Medical records reveal Apple founder Steve Jobs tested positive for HIV in Sept. 2004; documents obtained by Your Content reveal.
The test—conducted at California Pacific Medical Center—on Sept. 1, 2004, shows Jobs tested positive for HIV-1 but negative for chlamydia and gonorrhea.
HIV-1 is the most common type of Human Immunodeficiency Virus.
It attacks your body’s immune system. The virus destroys CD4 cells. These cells help your body fight infections. HIV-1 can severely damage your immune system and lead to Acquired Immune Deficiency Syndrome.
Jobs died in Palo Alto, California on Oct. 5, 2011. He had been fighting pancreatic cancer publicly since 2004.
Your Content has not independently verified the photographs.
His family said in a statement Jobs ‘died peacefully today surrounded by his family… We know many of you will mourn with us, and we ask that you respect our privacy during our time of grief.’
Steve Jobs was the biological son of Joanne Schieble and Syrian Abdulfattah ‘John’ Jandali, 23-year-old students at the University of Wisconsin. Within months of giving up their baby son, the pair got married and had a daughter, Mona Simpson, whom he did not meet until he was an adult. Simpson later wrote a book based on their relationship, called ‘A Regular Guy’.
Jobs started NeXT to develop computer hardware and software. And in 1986, he bought what would become Pixar animation for $5million, the studio that went on to produce blockbusters such as Toy Story and Monsters, Inc.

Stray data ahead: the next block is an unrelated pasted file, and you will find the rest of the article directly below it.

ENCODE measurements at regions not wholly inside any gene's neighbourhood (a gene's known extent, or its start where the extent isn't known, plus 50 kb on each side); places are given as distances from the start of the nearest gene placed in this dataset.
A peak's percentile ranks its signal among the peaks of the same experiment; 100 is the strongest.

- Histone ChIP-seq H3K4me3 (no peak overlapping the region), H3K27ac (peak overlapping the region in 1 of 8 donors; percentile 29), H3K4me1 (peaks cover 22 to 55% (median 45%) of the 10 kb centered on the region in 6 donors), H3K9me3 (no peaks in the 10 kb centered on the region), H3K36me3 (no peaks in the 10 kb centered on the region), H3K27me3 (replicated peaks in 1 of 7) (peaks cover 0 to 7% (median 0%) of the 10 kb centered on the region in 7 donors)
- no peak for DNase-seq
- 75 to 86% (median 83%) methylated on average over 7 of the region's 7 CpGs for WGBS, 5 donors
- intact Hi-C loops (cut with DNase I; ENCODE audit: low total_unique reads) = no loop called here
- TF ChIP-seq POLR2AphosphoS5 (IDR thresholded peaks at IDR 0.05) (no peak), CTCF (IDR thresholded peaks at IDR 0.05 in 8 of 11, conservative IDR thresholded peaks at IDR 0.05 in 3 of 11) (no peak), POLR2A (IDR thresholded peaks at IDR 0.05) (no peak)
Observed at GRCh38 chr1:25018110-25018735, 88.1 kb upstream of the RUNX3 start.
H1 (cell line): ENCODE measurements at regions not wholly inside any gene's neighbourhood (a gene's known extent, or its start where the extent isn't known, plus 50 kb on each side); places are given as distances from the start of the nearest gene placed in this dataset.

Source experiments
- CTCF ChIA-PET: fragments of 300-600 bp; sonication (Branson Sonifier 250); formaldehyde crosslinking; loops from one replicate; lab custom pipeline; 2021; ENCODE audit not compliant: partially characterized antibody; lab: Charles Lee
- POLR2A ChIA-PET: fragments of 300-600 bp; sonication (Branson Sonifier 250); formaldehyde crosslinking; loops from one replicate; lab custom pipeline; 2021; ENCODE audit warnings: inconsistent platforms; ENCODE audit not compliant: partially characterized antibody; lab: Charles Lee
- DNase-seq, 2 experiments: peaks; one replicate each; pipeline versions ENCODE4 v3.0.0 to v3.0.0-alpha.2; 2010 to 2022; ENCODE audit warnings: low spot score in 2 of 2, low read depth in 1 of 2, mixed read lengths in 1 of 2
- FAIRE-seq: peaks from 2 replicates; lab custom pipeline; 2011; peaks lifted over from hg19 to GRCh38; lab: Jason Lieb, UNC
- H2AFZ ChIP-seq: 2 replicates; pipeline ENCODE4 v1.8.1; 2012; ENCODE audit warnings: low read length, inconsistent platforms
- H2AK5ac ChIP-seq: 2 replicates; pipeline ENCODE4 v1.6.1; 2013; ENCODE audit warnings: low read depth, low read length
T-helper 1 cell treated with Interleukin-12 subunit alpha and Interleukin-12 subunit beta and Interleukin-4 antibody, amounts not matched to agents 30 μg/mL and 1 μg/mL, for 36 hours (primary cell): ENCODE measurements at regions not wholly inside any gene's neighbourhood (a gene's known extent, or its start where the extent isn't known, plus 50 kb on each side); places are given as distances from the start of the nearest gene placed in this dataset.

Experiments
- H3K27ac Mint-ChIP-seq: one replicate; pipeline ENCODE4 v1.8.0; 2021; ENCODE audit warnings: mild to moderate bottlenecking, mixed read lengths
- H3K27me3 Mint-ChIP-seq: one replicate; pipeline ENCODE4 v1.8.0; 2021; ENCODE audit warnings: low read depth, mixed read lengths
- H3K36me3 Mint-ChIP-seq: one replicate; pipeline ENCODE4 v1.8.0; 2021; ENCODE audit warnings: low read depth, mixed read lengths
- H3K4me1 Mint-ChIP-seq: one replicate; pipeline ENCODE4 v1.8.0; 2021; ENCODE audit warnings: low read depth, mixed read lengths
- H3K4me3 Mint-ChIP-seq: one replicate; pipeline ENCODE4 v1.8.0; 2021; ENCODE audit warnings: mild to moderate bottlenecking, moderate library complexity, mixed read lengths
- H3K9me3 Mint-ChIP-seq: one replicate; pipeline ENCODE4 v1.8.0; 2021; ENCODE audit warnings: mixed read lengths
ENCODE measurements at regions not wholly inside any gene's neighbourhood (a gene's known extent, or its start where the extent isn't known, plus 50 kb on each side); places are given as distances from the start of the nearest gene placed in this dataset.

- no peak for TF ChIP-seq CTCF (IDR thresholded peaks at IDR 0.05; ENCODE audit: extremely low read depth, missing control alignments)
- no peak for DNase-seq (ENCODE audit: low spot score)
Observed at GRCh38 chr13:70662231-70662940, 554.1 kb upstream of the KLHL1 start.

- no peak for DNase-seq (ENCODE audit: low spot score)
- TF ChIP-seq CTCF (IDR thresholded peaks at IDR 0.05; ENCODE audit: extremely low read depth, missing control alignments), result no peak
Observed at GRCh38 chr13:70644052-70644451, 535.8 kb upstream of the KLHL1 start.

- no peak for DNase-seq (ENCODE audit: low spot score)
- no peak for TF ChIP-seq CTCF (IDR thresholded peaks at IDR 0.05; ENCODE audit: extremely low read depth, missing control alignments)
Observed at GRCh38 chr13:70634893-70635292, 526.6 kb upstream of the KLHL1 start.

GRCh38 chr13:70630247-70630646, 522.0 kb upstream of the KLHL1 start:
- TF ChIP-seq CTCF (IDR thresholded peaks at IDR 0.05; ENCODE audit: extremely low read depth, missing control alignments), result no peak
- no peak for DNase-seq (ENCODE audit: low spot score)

A decade later Apple bought NeXT for $429million, and soon afterwards appointed Jobs interim CEO. He was back where he wanted to be. Jobs rid the company of projects he didn’t rate. Crucially, he canned dozens of different beige-coloured Apples and replaced them with a single unit, the iMac G3, in vivid ‘Bondi Blue’ and later in other colors that turned computers from functional to fashionable; 3.7million of the computers, created by visionary British designer Jonathan Ive, were sold worldwide.
During his tenure at Apple, Jobs oversaw every detail – from which prototypes to develop to the packaging of products, and even hiring the chefs to work at Apple’s gleaming, postmodern headquarters at 1 Infinite Loop, Cupertino, California. He was such a fixture, in fact, that in January, 2009, after announcing his second medical leave, Apple stock dropped to $78.20 per share. The stock recovered to become one of the most successful on Wall Street.
Industry watchers called Jobs a master innovator – changing the worlds of computing, recorded music and communications.
In 2001, the iPod turned MP3 players from a geek obsession into a mass-market phenomenon. And in 2003, the iTunes Music Store proved that online music sales could be a viable business.
In 2007, he transformed the cell phone with Apple’s iPhone, known for its touch screen, it operates as a handheld computer complete as music player, messaging device.
By 2010, the iPad was unveiled a sleek tablet computer with a touch screen and almost no physical buttons. It could be used for almost anything software designers could conceive, from watching movies to taking pictures to leafing through a virtual book.
Jobs was listed in March as 109th on the Forbes list of the world’s billionaires, with a net worth of about $8.3billion. After selling Pixar animation studios to The Walt Disney Company in 2006, and became a Disney board member.
Finally, he announced on August 24, 2011 that he was stepping down as Apple’s chief executive.